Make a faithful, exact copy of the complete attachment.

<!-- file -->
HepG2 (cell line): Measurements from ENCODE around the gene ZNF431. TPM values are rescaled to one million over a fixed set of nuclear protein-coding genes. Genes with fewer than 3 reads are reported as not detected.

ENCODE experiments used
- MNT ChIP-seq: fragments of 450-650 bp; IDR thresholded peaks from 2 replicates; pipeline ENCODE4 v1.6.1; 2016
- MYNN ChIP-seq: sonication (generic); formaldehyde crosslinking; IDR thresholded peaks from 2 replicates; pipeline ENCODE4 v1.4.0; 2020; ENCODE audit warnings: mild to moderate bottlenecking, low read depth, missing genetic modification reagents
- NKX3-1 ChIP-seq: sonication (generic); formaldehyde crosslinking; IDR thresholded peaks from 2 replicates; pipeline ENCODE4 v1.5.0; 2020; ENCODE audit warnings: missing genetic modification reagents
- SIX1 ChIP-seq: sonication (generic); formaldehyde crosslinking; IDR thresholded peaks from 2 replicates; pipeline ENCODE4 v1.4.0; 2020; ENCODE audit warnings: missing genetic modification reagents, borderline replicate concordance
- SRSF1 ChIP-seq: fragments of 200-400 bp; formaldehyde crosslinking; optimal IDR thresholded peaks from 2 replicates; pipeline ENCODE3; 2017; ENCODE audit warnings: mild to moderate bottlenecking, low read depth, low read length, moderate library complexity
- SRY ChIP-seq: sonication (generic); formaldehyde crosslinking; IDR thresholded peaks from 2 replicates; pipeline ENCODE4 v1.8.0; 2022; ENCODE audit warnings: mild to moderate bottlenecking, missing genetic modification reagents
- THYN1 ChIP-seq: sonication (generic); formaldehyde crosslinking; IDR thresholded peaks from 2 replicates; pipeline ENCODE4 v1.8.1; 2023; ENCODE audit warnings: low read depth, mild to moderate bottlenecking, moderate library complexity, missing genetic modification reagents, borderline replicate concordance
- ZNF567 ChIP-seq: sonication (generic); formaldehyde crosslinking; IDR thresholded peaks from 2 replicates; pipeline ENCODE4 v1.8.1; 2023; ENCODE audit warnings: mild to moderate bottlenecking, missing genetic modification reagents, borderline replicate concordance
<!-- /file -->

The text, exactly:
HepG2 (cell line): Measurements from ENCODE around the gene ZNF431. TPM values are rescaled to one million over a fixed set of nuclear protein-coding genes. Genes with fewer than 3 reads are reported as not detected.

ENCODE experiments used
- MNT ChIP-seq: fragments of 450-650 bp; IDR thresholded peaks from 2 replicates; pipeline ENCODE4 v1.6.1; 2016
- MYNN ChIP-seq: sonication (generic); formaldehyde crosslinking; IDR thresholded peaks from 2 replicates; pipeline ENCODE4 v1.4.0; 2020; ENCODE audit warnings: mild to moderate bottlenecking, low read depth, missing genetic modification reagents
- NKX3-1 ChIP-seq: sonication (generic); formaldehyde crosslinking; IDR thresholded peaks from 2 replicates; pipeline ENCODE4 v1.5.0; 2020; ENCODE audit warnings: missing genetic modification reagents
- SIX1 ChIP-seq: sonication (generic); formaldehyde crosslinking; IDR thresholded peaks from 2 replicates; pipeline ENCODE4 v1.4.0; 2020; ENCODE audit warnings: missing genetic modification reagents, borderline replicate concordance
- SRSF1 ChIP-seq: fragments of 200-400 bp; formaldehyde crosslinking; optimal IDR thresholded peaks from 2 replicates; pipeline ENCODE3; 2017; ENCODE audit warnings: mild to moderate bottlenecking, low read depth, low read length, moderate library complexity
- SRY ChIP-seq: sonication (generic); formaldehyde crosslinking; IDR thresholded peaks from 2 replicates; pipeline ENCODE4 v1.8.0; 2022; ENCODE audit warnings: mild to moderate bottlenecking, missing genetic modification reagents
- THYN1 ChIP-seq: sonication (generic); formaldehyde crosslinking; IDR thresholded peaks from 2 replicates; pipeline ENCODE4 v1.8.1; 2023; ENCODE audit warnings: low read depth, mild to moderate bottlenecking, moderate library complexity, missing genetic modification reagents, borderline replicate concordance
- ZNF567 ChIP-seq: sonication (generic); formaldehyde crosslinking; IDR thresholded peaks from 2 replicates; pipeline ENCODE4 v1.8.1; 2023; ENCODE audit warnings: mild to moderate bottlenecking, missing genetic modification reagents, borderline replicate concordance